* I am well aware of the controversy on this text, and have attentively weighed, so far as I have been able, the arguments

And there are three that bear witness in earth to the same truth: the Spirit, in the Holy Scriptures and in his gracious operations on the heart; the water of baptism appointed as one of the sacraments of the Christian dispensation; and the blood represented by the consecrated element of wine in the other. And to what do these witnesses bear record? What is it that is introduced with such circumstances of authority? What is it that all the testimonies of heaven and earth, all the declarations of the Almighty, at the first promulgation of the Gospel, and all its standing memorials in every subsequent age-what is it that they attest? What is the truth which is taken out, as it were, from the surrounding topics of divine revelation, and placed alone for our separate contemplation? It is this, THAT GOD HATH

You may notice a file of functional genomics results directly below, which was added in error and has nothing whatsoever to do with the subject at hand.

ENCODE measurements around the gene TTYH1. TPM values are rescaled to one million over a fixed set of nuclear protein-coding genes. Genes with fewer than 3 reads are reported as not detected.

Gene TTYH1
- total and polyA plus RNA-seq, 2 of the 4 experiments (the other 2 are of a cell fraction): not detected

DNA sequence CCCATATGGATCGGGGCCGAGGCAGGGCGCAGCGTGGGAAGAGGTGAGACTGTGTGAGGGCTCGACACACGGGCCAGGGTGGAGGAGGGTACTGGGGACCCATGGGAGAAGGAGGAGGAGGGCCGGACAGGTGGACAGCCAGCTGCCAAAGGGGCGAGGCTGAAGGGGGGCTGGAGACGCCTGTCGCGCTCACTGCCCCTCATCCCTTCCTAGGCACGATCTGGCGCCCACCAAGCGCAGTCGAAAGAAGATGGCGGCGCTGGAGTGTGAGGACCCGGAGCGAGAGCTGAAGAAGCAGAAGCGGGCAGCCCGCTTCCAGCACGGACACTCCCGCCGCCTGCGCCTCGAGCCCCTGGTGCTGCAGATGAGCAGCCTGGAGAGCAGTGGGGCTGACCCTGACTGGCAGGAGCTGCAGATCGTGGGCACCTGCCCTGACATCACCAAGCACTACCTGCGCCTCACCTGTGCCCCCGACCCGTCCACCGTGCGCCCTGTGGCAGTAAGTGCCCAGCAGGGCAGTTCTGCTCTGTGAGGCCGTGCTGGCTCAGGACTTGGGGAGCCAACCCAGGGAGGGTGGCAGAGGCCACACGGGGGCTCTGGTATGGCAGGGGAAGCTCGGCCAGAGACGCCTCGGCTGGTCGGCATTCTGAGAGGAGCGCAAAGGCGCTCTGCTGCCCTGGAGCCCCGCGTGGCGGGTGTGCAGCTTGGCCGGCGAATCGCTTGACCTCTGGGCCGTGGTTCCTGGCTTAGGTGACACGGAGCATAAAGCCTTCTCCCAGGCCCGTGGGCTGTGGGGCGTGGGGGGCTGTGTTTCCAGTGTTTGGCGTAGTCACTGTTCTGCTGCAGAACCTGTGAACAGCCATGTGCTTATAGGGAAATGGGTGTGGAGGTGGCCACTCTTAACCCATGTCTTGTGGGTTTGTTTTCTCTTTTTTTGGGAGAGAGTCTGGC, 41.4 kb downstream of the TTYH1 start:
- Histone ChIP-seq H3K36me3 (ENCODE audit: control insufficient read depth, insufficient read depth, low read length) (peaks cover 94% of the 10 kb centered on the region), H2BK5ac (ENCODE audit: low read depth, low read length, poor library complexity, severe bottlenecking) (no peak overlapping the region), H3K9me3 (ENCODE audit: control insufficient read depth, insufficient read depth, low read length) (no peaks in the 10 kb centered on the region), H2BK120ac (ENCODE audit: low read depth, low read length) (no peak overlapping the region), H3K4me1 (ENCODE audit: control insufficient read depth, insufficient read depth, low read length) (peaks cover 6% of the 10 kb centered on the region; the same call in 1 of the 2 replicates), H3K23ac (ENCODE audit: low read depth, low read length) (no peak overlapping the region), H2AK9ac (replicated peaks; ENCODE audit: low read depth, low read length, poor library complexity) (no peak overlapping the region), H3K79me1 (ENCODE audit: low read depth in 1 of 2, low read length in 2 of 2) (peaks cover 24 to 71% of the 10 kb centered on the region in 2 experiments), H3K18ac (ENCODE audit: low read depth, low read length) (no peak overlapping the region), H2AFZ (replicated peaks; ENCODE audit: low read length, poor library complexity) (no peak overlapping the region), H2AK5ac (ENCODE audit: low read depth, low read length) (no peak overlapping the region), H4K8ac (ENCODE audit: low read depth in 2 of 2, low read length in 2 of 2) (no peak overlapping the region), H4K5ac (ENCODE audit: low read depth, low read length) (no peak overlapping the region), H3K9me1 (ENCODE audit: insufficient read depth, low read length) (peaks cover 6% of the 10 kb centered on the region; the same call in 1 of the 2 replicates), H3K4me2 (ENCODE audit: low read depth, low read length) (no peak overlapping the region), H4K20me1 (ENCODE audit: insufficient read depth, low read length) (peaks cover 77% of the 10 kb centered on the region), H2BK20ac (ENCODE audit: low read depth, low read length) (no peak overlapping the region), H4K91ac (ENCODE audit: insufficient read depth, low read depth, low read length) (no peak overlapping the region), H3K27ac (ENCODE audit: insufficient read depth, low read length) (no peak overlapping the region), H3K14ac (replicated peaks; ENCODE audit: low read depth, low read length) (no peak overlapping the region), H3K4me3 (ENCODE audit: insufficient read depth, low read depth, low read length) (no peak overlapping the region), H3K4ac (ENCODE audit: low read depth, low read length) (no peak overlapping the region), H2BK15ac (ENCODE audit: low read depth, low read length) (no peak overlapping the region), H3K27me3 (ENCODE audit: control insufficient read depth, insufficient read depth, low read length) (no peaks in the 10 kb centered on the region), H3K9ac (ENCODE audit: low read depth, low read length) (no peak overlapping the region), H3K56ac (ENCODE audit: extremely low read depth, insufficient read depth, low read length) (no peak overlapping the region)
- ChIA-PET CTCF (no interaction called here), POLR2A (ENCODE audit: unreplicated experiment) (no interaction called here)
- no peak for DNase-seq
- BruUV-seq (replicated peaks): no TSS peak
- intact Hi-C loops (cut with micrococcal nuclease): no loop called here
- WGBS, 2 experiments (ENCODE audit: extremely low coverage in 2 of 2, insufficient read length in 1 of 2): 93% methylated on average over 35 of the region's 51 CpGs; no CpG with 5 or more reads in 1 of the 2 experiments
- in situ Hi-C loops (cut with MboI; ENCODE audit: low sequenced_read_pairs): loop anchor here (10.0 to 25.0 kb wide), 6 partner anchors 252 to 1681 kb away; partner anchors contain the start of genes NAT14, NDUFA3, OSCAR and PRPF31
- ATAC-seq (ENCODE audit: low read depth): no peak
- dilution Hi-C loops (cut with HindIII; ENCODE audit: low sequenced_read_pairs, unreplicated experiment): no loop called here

Now, if we receive the testimony of men, and

on either side. I incline, however, to the opinion of Dr. Hey, the late Norrisian Professor, that the text is genuine; and, with this impression, do not scruple to adduce it in this place. I observe, also, that the late Mr. Milner of Hull, a man of sound learning, and whose judgment was eminently discriminating, comes to the same conclusion.-See Milner's Sermons, vol. ii. on 1 John v. 14, 15.